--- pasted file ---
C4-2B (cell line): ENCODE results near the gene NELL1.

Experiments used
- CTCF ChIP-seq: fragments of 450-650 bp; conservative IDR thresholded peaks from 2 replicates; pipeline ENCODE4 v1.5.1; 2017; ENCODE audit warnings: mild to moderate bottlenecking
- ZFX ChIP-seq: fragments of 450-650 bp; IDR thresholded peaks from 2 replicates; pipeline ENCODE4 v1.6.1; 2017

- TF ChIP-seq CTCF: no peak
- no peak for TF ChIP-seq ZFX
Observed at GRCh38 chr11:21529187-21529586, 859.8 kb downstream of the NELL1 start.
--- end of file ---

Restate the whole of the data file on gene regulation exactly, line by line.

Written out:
C4-2B (cell line): ENCODE results near the gene NELL1.

Experiments used
- CTCF ChIP-seq: fragments of 450-650 bp; conservative IDR thresholded peaks from 2 replicates; pipeline ENCODE4 v1.5.1; 2017; ENCODE audit warnings: mild to moderate bottlenecking
- ZFX ChIP-seq: fragments of 450-650 bp; IDR thresholded peaks from 2 replicates; pipeline ENCODE4 v1.6.1; 2017

- TF ChIP-seq CTCF: no peak
- no peak for TF ChIP-seq ZFX
Observed at GRCh38 chr11:21529187-21529586, 859.8 kb downstream of the NELL1 start.